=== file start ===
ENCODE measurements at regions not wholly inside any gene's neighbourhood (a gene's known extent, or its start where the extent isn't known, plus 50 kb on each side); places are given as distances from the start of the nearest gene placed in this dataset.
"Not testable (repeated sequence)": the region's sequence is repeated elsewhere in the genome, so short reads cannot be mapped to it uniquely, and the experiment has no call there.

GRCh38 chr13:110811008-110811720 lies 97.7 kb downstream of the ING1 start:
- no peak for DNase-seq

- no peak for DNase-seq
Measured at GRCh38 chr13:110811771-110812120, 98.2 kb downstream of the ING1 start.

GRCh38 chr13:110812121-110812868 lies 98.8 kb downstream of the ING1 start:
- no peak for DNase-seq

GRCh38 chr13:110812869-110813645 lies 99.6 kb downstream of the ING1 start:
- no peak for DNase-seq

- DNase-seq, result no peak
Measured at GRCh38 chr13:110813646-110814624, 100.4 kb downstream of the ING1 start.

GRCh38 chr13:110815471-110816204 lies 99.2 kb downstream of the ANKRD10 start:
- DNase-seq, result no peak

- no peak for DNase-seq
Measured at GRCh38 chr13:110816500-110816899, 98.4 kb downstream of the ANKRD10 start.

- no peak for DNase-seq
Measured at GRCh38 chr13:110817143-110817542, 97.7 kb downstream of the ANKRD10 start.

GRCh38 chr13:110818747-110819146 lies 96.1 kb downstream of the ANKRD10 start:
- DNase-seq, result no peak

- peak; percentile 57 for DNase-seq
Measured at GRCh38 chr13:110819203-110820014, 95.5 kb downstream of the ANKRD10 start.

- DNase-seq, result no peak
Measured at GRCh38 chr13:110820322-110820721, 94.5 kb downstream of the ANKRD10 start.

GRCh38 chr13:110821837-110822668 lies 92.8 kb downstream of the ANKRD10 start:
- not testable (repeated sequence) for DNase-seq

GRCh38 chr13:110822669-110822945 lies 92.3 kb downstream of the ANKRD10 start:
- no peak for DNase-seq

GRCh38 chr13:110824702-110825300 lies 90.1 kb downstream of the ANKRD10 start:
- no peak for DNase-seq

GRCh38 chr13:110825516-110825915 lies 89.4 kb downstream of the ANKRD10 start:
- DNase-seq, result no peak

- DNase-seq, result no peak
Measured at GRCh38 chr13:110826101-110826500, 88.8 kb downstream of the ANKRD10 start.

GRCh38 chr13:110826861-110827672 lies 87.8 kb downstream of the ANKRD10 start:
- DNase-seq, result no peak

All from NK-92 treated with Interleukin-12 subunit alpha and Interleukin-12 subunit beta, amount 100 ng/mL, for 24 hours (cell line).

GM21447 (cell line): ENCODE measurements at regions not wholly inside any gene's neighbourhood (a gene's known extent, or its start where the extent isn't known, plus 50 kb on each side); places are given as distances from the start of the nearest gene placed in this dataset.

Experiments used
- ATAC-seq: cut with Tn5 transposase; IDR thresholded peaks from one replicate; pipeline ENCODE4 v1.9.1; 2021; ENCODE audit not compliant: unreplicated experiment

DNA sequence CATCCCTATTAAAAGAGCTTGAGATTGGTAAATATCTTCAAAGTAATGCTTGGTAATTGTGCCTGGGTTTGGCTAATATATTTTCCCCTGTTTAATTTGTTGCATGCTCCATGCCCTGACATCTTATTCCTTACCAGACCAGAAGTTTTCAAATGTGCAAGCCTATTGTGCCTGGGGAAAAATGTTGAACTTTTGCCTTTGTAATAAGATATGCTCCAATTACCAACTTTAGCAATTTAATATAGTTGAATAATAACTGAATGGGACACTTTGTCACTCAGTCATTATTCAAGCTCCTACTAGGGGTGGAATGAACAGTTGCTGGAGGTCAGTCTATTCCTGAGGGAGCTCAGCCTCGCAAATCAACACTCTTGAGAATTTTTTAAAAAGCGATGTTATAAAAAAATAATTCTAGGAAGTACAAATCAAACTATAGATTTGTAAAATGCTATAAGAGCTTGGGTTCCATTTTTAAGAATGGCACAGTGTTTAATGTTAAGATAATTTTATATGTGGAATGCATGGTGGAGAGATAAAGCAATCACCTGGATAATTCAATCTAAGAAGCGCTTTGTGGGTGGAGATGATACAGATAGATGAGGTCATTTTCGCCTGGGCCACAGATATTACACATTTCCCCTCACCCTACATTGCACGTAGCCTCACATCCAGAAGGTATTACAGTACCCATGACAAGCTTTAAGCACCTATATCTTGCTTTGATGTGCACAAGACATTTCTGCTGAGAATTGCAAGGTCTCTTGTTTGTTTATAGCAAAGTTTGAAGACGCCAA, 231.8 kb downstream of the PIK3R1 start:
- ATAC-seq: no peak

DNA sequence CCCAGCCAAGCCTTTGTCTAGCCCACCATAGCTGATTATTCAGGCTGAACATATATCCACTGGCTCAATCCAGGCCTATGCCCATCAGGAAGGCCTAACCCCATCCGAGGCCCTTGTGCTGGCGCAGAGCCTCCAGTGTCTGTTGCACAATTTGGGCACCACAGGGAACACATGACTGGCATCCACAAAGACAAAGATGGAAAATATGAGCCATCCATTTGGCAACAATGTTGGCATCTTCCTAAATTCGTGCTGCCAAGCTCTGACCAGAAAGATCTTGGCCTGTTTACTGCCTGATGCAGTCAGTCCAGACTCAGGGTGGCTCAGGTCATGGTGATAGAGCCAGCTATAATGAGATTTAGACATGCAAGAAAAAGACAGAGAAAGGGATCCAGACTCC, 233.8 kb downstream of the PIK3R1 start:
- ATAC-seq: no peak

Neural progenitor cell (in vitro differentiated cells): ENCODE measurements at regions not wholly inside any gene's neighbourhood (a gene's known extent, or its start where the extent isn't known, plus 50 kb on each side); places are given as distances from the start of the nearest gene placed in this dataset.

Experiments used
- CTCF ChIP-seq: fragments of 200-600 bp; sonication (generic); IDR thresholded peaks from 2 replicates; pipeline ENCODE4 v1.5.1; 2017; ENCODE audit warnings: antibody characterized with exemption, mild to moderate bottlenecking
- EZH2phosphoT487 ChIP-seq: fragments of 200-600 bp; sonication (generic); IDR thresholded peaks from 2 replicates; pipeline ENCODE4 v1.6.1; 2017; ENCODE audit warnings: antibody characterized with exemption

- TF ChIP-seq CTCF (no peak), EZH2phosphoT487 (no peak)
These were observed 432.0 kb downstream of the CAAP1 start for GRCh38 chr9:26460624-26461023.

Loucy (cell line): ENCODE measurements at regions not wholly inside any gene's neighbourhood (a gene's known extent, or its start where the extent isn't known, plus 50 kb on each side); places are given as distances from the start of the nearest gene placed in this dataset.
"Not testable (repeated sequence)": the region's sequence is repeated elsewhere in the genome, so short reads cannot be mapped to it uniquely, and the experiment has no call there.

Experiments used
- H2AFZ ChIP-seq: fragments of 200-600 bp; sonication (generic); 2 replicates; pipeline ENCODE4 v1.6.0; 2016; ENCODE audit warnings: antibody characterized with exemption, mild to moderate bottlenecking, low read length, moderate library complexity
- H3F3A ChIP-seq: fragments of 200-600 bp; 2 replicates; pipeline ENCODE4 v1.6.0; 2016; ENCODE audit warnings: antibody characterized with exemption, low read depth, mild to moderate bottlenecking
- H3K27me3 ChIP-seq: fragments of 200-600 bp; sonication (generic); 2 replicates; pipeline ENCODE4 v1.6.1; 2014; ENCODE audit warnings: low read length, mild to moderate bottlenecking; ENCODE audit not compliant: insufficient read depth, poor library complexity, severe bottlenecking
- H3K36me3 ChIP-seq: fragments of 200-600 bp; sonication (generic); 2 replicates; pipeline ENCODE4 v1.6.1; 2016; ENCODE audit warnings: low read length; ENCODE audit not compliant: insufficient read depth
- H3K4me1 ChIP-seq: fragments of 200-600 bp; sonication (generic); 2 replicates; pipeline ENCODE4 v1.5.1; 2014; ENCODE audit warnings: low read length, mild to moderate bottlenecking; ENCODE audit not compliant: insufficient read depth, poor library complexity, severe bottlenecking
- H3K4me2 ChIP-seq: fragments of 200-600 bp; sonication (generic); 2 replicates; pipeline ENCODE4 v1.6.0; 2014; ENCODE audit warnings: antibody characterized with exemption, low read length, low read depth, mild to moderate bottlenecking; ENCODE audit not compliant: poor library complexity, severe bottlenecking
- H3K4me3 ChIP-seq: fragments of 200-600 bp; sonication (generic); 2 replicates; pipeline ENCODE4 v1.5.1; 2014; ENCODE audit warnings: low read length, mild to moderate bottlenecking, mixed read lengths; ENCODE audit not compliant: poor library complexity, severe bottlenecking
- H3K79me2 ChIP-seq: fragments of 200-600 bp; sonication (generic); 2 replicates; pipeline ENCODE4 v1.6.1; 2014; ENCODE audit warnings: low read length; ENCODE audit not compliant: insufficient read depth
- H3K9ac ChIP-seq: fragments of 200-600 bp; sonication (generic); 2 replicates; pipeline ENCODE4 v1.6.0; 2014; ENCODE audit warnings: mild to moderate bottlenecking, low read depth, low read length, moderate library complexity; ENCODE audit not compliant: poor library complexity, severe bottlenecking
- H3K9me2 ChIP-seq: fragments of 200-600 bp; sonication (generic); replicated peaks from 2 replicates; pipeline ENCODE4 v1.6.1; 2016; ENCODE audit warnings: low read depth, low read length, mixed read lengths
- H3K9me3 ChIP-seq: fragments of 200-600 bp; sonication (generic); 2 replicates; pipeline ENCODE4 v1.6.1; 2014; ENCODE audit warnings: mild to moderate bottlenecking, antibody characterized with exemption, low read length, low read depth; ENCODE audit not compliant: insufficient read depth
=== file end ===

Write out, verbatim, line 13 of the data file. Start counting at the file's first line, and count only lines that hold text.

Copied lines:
GRCh38 chr13:110815471-110816204 lies 99.2 kb downstream of the ANKRD10 start: